MetalBite Review by Felix on 5/1/2019 10:10:51 PM
Defleshed do not exist anymore, but they churned out five full-lengths between 1996 and 2005. After a bumpy start with a weak debut, the musicians pulled their socks up and Under the Blade catapulted them on the interesting side of those combos that combined thrash and death metal. The Swedish guys put a lot of energy in their tunes and made some heads burst. Even more than 20 years after its publication, Under the Blade is still worth a listen from time to time.
The album holds the best riffs of the entire career of the formation. The skull-splitting riffing of "Metalbounded" hits the listener like a heavy hammer and the same goes for the merciless rasping of "Entering My Yesterdays". This song knows the word "victims” but has never heard the term "prisoners". Both eruptions rush straight forward, but that's no feature which separates them from the other pieces. The whole material terrorizes the audience with an orgy of high velocity and shredding guitars. Before I am out on my next date with a nice girl, I want to have one of the pills that Defleshed consumed in the recording studio. (But only one, otherwise I fear I mutate into a violent humanimal and have a follow-up meeting at the local police station.) Anyway, the album's level of aggression is amazing. It appears only logical that the cover version of "Curse the Gods" waives the calm intro of the original. By the way, Destruction's early works have obviously been an inspiration for the Swedish ruffians, but Under the Blade is less technically precise. The thrashing fundament has been enriched by some blast beats and the big portion of brutality gives the output a death metal flair every now and again. Maze of Torment, another Swedish thrash / death combo which has broken up, and Defleshed lie close to each other in terms of style.
The constant screaming of the lead vocalist expresses vigor, vileness and hatred. Of course, his approach underlines the ruthless ecstasy of his band mates. Matte Modin tortures the drums and he does it in a merciless way. He was also involved in Dark Funeral, but Defleshed's material is free from black metal influences. Nevertheless, the physical activities of Modin are comparable with those he has contributed to Lord Ahriman's project. Even the songs with a pretty hymnal and almost solemn chorus, for example the title track, are mainly based on a full-speed-ahead-approach. This way of proceeding is supported by the intense and somewhat noisy mix. After the first half of the album, it gets a little bit strenuous to follow the last songs with full concentration, but the furious and fierce sound experience is just too strong to ignore it. Hyper-aggressive tunes such as the strangely titled "Cinderella's Return & Departure" and in particular "Walking the Moons of Mars" with its piercing guitar at the beginning make the day of every dude who loves radical metal sounds.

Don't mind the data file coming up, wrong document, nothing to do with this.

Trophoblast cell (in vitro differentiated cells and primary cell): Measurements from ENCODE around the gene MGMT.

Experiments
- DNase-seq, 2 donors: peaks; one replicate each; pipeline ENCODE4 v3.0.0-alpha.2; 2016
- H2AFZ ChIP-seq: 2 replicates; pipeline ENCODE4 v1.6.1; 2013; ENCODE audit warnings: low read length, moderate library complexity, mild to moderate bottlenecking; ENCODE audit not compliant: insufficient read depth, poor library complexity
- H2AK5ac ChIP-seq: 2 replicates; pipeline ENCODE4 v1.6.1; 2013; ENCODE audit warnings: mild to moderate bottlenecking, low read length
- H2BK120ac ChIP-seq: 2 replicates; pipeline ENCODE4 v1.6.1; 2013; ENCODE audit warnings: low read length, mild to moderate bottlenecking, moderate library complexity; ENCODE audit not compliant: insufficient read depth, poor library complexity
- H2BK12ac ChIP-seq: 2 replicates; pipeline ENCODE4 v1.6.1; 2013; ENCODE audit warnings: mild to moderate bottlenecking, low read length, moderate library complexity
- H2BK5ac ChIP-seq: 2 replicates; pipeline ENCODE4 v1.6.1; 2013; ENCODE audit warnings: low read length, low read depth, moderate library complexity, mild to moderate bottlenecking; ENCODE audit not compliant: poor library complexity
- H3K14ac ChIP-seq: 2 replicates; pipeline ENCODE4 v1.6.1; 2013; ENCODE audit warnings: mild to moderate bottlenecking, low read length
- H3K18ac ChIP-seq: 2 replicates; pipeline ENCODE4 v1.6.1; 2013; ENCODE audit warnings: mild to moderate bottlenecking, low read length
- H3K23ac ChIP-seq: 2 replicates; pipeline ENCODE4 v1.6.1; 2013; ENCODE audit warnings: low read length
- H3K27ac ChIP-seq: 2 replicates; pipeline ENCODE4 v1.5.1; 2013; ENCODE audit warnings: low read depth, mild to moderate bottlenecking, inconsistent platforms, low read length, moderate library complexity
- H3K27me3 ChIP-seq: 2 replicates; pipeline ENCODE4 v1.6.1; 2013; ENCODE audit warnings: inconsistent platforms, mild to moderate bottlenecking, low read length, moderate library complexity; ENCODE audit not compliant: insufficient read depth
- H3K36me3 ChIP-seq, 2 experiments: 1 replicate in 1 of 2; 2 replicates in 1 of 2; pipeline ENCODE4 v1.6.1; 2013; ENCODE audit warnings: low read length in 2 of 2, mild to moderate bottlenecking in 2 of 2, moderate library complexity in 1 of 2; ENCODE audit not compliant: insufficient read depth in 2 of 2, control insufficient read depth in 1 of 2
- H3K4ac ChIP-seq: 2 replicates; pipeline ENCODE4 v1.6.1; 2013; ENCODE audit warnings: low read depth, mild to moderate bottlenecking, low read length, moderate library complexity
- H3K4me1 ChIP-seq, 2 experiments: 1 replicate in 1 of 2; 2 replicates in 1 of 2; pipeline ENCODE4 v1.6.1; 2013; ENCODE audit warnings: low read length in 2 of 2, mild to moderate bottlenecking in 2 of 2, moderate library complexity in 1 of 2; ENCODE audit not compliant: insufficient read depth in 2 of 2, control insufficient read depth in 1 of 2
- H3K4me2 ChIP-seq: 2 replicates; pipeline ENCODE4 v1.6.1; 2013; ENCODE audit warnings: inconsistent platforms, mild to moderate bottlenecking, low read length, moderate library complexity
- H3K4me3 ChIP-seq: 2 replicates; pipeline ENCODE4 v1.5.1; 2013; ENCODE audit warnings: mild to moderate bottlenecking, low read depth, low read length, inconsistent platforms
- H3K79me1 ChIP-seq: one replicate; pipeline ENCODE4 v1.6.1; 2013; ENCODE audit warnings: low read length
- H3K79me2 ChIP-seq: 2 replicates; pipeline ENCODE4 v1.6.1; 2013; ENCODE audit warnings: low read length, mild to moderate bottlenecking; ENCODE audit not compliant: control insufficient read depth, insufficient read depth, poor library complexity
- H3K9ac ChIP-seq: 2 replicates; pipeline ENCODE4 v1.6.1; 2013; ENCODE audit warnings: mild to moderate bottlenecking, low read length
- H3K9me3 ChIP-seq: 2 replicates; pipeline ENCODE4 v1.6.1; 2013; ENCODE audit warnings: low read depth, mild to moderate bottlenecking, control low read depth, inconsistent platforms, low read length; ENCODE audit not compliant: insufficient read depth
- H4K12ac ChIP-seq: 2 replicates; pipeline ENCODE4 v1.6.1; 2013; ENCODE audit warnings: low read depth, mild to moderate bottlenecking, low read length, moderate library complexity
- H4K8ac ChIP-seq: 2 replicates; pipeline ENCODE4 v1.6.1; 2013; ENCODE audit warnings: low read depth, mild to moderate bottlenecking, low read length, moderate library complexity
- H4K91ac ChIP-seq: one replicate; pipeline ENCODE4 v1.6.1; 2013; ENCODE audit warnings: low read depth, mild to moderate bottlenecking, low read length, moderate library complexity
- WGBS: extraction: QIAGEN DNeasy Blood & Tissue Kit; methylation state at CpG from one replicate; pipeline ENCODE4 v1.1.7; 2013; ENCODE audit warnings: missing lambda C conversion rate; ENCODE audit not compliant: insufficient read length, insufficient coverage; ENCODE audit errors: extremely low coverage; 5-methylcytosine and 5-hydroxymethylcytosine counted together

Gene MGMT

In short, Under the Blade shows an uncompromising and headstrong trio that did not attach importance to useless things such as variety or technical narcissism. Inter alia the closing cover versions makes clear that Defleshed were more interested in developing the maximum of pressure and the ultimate intensity - and they fulfilled their mission successfully. Or, to say it with the band itself: "Defleshed plays Solid Metal exclusively. No computers or other false tactics were used to fulfil this CD." Good to know.
Rating: 8 out of 10